By Chuck Strouse
By Scott Fishman
By Terrence McCoy
By Ryan Yousefi
By Ciara LaVelle, Kat Bein, Carolina Del Busto, and Liz Tracy
By Pepe Billete
By Ryan Yousefi
By Kyle Swenson
Although most "revolutionary" ideas expressed by Semple's interviewees were good, and some the result of genuinely disinterested concern for the general welfare, none, in my opinion, addressed in any fundamental way the root cause of what ails society in general.
The people to whom Semple addressed his tall order could have done better because, without exception, none of them could see any future beyond the present system. Moreover, they place their hopes and fortunes squarely at the feet of the beautiful golden calf of capitalism. But in fairness, it ought to be noted that any bad question is capable of eliciting bad answers. In this case Semple's question was defective because it was premised on an error of logic. Semple confused revolution -- a radical, thoroughgoing change that fundamentally transforms a thing -- with reform, a superficial, cosmetic alteration of something that leaves its basic features unaltered.
Armed with that confusion of ideas, he sought out people for whom revolution means nothing more than switching from AT&T to MCI. So logically they offered up their timid and unambitious suggestions. If you want any truly revolutionary ideas, you have to avoid the reformers and make a beeline for the revolutionaries.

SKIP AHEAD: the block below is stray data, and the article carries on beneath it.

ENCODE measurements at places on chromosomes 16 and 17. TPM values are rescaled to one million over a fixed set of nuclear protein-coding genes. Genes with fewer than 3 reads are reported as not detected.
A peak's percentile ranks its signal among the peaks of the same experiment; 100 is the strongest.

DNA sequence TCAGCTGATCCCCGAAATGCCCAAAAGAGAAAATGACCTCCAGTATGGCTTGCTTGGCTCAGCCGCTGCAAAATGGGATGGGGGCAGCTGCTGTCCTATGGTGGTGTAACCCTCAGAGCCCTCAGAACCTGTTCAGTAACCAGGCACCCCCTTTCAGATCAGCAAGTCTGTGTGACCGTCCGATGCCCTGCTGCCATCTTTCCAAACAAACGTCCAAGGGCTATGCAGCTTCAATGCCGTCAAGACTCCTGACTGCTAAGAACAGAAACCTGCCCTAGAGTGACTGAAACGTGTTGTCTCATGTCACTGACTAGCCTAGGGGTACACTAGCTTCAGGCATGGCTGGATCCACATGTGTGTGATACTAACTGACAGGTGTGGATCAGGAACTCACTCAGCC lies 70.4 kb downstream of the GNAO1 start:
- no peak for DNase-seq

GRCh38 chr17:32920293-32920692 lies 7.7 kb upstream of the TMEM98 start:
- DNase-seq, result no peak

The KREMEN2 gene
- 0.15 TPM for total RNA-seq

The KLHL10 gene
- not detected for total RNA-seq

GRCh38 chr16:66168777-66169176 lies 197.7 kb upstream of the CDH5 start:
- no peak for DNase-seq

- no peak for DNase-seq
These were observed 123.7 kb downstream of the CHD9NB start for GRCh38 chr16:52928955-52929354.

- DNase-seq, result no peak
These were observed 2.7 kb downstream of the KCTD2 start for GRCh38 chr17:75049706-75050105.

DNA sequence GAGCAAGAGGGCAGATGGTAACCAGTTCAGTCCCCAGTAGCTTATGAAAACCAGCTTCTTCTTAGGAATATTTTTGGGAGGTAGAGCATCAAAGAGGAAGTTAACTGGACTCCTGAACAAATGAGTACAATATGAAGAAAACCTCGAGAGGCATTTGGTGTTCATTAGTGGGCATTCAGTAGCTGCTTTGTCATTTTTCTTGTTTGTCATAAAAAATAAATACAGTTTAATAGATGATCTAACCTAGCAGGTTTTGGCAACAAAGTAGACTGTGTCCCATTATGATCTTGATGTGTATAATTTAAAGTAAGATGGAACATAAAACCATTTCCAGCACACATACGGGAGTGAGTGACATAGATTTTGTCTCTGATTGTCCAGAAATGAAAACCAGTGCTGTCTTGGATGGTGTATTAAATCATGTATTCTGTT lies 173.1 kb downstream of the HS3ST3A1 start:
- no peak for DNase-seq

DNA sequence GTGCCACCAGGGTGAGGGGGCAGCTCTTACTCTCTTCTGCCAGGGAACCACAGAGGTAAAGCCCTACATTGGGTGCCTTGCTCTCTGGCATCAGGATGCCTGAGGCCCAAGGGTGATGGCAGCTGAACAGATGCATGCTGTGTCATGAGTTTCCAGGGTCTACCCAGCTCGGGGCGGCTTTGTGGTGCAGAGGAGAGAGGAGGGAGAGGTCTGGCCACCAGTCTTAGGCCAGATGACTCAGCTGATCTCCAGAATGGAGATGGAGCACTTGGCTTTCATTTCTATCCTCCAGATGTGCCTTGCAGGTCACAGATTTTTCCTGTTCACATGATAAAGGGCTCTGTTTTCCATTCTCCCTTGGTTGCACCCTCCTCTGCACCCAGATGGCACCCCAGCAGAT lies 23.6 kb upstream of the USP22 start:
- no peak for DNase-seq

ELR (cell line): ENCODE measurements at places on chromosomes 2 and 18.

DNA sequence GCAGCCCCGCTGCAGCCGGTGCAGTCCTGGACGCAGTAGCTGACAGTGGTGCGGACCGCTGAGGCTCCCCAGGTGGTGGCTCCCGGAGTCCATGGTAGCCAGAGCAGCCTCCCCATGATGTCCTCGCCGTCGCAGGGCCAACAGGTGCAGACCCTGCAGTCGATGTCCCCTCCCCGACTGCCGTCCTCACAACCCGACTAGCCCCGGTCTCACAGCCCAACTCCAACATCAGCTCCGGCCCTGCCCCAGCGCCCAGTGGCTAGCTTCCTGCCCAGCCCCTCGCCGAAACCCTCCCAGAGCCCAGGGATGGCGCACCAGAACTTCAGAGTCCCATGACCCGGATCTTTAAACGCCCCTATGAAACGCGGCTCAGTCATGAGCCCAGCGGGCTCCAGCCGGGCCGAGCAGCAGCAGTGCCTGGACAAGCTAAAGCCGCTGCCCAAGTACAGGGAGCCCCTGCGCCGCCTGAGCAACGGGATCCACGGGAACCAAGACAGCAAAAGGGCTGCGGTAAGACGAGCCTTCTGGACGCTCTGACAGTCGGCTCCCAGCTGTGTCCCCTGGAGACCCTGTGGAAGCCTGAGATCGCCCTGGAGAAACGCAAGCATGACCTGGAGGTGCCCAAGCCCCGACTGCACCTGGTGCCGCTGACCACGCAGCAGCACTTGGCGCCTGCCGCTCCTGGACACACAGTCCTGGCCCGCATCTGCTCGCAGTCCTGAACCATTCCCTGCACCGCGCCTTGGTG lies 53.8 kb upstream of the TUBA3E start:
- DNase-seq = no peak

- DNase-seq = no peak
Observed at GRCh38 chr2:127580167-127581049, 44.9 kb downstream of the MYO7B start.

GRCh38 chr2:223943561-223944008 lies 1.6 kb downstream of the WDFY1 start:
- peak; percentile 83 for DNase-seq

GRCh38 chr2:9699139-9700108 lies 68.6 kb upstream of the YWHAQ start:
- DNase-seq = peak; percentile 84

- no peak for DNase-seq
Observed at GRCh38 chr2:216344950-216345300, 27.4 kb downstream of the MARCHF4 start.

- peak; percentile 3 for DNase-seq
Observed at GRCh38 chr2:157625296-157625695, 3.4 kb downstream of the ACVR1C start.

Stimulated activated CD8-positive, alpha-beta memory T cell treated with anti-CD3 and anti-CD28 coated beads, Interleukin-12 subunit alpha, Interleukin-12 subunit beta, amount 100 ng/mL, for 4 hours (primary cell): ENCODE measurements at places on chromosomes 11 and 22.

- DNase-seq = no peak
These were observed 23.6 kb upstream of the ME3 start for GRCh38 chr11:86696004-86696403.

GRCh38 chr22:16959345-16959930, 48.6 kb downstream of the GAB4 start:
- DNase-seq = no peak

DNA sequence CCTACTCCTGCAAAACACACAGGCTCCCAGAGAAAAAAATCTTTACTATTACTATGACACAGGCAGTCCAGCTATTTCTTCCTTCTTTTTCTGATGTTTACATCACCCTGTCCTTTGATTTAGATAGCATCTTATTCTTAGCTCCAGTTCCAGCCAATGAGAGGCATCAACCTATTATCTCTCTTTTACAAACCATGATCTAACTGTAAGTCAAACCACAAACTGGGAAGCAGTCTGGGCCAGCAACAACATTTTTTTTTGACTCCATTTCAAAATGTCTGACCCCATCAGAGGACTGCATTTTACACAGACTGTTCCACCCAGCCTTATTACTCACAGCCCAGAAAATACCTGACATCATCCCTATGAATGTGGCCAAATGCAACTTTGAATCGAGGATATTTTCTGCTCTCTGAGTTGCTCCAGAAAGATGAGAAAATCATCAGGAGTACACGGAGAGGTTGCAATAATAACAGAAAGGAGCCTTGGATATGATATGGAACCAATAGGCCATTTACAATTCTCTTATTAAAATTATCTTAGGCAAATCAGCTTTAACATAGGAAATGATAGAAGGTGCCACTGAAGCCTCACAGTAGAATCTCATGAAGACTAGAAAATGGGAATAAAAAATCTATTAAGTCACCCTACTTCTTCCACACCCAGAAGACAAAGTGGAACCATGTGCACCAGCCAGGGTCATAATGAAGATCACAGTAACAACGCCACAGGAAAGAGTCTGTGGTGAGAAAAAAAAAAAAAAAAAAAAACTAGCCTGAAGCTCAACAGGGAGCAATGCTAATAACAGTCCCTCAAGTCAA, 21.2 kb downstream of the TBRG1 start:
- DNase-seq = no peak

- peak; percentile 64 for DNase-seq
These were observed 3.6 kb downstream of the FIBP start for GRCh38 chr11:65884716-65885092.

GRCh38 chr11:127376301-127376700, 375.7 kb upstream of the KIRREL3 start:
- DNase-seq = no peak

If Kirk Semple or any other of your excellent writers ever again ventures into capitalism's wilderness to pose questions of hope for the future, I hope he or she will condescend to visit this locust-eater for some genuine insight into things revolutionary.
And on the Congas: The Big Man Himself
In Kirk Semple's article "New Year's Revolution," a lot of people suggested ways to "enhance the experience of living in South Florida." But no one mentioned the one who has the final (and initial) say over what happens here or anywhere.
That one, the infinite one, is God the creator (and destroyer) of all things. Does anyone think that anything can be done without the approval of God? The impression I get from Semple's article is that God is irrelevant to what may or may not happen in Miami or to what people want to happen in Miami. If anyone wants anything for Miami or themselves, let them ponder the following truth brought to us by the prophet Jesus: "Seek the kingdom of God and all else will be provided."
As my own contribution to those things that would enhance Miami, let me submit the following idea: a regularly occurring community percussion event -- what others would call a drum circle -- which occurs when percussionists get together and play one beat or rhythm continuously, ideally for many hours.
I am a percussionist with a lot of ideas for such an event. I think it would be good for developing community togetherness. After all, the family that drums together stays together. Anybody interested? Call me at 305-661-9900.